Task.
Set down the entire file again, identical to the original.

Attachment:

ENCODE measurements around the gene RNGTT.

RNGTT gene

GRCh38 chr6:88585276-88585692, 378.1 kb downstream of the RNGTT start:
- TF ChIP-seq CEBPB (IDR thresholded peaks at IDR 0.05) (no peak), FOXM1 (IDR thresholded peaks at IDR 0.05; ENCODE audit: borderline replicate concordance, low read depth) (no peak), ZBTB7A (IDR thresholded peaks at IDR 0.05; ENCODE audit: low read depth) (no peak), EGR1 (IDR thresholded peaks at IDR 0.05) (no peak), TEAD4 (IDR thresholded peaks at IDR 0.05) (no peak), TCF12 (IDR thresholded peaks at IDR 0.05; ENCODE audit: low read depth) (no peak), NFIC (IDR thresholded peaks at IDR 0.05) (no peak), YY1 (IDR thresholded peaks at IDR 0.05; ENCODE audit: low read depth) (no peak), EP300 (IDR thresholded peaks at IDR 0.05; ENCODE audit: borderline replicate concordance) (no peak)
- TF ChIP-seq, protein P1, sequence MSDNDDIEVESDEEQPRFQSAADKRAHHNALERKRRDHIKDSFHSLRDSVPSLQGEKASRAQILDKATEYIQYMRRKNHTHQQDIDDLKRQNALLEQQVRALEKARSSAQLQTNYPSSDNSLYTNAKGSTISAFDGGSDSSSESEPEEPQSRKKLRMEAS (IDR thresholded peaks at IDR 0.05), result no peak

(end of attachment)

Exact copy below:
ENCODE measurements around the gene RNGTT.

RNGTT gene

GRCh38 chr6:88585276-88585692, 378.1 kb downstream of the RNGTT start:
- TF ChIP-seq CEBPB (IDR thresholded peaks at IDR 0.05) (no peak), FOXM1 (IDR thresholded peaks at IDR 0.05; ENCODE audit: borderline replicate concordance, low read depth) (no peak), ZBTB7A (IDR thresholded peaks at IDR 0.05; ENCODE audit: low read depth) (no peak), EGR1 (IDR thresholded peaks at IDR 0.05) (no peak), TEAD4 (IDR thresholded peaks at IDR 0.05) (no peak), TCF12 (IDR thresholded peaks at IDR 0.05; ENCODE audit: low read depth) (no peak), NFIC (IDR thresholded peaks at IDR 0.05) (no peak), YY1 (IDR thresholded peaks at IDR 0.05; ENCODE audit: low read depth) (no peak), EP300 (IDR thresholded peaks at IDR 0.05; ENCODE audit: borderline replicate concordance) (no peak)
- TF ChIP-seq, protein P1, sequence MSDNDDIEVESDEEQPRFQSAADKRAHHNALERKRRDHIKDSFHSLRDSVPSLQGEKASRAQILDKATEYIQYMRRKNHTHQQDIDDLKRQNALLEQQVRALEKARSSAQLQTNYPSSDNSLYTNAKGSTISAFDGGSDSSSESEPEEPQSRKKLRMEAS (IDR thresholded peaks at IDR 0.05), result no peak